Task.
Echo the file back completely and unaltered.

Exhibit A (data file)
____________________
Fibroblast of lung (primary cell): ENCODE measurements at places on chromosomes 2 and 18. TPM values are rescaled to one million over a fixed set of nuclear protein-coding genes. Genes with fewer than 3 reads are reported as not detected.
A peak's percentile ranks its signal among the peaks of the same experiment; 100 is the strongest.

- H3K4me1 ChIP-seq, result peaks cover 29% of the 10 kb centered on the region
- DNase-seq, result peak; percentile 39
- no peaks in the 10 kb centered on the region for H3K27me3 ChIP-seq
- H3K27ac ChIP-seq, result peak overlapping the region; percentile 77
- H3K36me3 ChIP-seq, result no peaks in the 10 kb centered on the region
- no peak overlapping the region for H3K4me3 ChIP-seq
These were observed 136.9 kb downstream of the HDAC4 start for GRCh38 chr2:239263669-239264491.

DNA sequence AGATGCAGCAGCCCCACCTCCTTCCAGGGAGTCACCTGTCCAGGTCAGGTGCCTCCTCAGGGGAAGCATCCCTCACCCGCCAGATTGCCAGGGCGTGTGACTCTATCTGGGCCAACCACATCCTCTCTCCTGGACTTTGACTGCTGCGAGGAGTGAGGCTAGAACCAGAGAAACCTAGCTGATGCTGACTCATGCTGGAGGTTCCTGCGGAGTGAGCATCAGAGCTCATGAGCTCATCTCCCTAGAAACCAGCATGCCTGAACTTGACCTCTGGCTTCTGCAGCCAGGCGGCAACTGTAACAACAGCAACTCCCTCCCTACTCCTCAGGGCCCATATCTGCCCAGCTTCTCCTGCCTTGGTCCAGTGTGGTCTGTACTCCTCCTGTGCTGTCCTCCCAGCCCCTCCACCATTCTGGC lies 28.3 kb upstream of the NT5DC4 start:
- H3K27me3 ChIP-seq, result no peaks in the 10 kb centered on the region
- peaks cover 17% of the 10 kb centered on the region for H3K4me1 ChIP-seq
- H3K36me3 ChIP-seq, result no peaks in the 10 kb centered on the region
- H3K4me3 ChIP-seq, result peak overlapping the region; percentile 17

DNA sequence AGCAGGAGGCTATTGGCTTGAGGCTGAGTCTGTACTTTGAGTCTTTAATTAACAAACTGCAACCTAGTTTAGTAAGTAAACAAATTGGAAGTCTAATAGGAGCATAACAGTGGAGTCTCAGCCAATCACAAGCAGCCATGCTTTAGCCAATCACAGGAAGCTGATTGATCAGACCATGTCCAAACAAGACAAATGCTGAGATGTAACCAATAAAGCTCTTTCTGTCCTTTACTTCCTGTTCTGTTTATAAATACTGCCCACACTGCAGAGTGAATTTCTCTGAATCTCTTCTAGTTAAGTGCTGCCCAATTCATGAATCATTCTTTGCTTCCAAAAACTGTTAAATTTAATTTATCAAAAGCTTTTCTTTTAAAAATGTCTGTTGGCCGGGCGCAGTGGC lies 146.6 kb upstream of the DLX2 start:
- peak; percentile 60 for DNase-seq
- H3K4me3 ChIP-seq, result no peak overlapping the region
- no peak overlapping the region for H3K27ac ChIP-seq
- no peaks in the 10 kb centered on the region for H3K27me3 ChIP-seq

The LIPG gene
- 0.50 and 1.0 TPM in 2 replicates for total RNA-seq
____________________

Fibroblast of lung (primary cell): ENCODE measurements at places on chromosomes 2 and 18. TPM values are rescaled to one million over a fixed set of nuclear protein-coding genes. Genes with fewer than 3 reads are reported as not detected.
A peak's percentile ranks its signal among the peaks of the same experiment; 100 is the strongest.

- H3K4me1 ChIP-seq, result peaks cover 29% of the 10 kb centered on the region
- DNase-seq, result peak; percentile 39
- no peaks in the 10 kb centered on the region for H3K27me3 ChIP-seq
- H3K27ac ChIP-seq, result peak overlapping the region; percentile 77
- H3K36me3 ChIP-seq, result no peaks in the 10 kb centered on the region
- no peak overlapping the region for H3K4me3 ChIP-seq
These were observed 136.9 kb downstream of the HDAC4 start for GRCh38 chr2:239263669-239264491.

DNA sequence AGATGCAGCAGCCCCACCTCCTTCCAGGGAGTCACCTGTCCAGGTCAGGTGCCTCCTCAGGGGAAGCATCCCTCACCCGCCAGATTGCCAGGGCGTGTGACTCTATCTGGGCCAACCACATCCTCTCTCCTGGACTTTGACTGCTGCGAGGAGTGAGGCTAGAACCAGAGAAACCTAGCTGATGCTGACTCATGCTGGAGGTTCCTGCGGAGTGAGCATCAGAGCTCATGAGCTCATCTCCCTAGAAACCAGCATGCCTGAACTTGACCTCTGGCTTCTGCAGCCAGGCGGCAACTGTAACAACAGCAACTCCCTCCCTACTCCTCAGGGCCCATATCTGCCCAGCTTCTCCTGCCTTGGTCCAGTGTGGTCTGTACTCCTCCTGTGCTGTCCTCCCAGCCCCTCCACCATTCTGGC lies 28.3 kb upstream of the NT5DC4 start:
- H3K27me3 ChIP-seq, result no peaks in the 10 kb centered on the region
- peaks cover 17% of the 10 kb centered on the region for H3K4me1 ChIP-seq
- H3K36me3 ChIP-seq, result no peaks in the 10 kb centered on the region
- H3K4me3 ChIP-seq, result peak overlapping the region; percentile 17

DNA sequence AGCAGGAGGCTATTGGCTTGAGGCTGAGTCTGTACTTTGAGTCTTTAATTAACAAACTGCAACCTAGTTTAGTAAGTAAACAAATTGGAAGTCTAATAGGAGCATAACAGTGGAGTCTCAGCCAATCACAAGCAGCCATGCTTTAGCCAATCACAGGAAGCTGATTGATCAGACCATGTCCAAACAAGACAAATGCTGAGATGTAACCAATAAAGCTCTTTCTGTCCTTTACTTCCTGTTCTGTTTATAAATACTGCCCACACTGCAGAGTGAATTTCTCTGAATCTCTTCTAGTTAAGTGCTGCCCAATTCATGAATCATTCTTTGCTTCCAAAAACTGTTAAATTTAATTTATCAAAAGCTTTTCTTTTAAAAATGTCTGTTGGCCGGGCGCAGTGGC lies 146.6 kb upstream of the DLX2 start:
- peak; percentile 60 for DNase-seq
- H3K4me3 ChIP-seq, result no peak overlapping the region
- no peak overlapping the region for H3K27ac ChIP-seq
- no peaks in the 10 kb centered on the region for H3K27me3 ChIP-seq

The LIPG gene
- 0.50 and 1.0 TPM in 2 replicates for total RNA-seq